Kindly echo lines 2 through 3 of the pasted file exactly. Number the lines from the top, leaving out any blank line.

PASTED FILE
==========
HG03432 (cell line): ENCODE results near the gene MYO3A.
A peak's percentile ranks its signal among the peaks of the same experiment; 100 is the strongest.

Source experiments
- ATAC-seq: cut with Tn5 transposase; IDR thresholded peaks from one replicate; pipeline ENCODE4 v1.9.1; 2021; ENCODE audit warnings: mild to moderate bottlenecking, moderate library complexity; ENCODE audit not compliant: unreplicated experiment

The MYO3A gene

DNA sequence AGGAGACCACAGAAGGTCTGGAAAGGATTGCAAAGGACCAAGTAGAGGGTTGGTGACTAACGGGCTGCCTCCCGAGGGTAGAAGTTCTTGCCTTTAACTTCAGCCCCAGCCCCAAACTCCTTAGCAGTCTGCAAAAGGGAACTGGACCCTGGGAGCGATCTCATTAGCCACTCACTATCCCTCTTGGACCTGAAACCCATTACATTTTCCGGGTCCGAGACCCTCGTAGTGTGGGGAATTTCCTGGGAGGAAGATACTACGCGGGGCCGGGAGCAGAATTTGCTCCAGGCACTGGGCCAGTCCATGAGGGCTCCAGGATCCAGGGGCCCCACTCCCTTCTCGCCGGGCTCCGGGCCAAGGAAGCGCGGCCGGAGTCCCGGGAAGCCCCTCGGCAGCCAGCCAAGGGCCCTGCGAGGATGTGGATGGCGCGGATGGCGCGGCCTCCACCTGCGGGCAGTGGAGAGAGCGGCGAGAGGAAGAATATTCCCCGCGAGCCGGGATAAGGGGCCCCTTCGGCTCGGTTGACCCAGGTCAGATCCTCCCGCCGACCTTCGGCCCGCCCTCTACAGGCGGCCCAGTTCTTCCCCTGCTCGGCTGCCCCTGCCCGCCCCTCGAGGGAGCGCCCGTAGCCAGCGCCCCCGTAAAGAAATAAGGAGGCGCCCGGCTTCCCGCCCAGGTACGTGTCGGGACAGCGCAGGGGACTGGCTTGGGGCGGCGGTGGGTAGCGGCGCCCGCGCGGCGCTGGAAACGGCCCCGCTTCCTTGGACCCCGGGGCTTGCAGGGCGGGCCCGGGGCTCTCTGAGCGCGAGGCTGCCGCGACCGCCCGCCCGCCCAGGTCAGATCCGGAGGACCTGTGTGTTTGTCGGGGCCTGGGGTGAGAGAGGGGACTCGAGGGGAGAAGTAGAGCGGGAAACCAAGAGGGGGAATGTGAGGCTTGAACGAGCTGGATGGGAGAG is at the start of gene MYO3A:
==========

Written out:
A peak's percentile ranks its signal among the peaks of the same experiment; 100 is the strongest.

Source experiments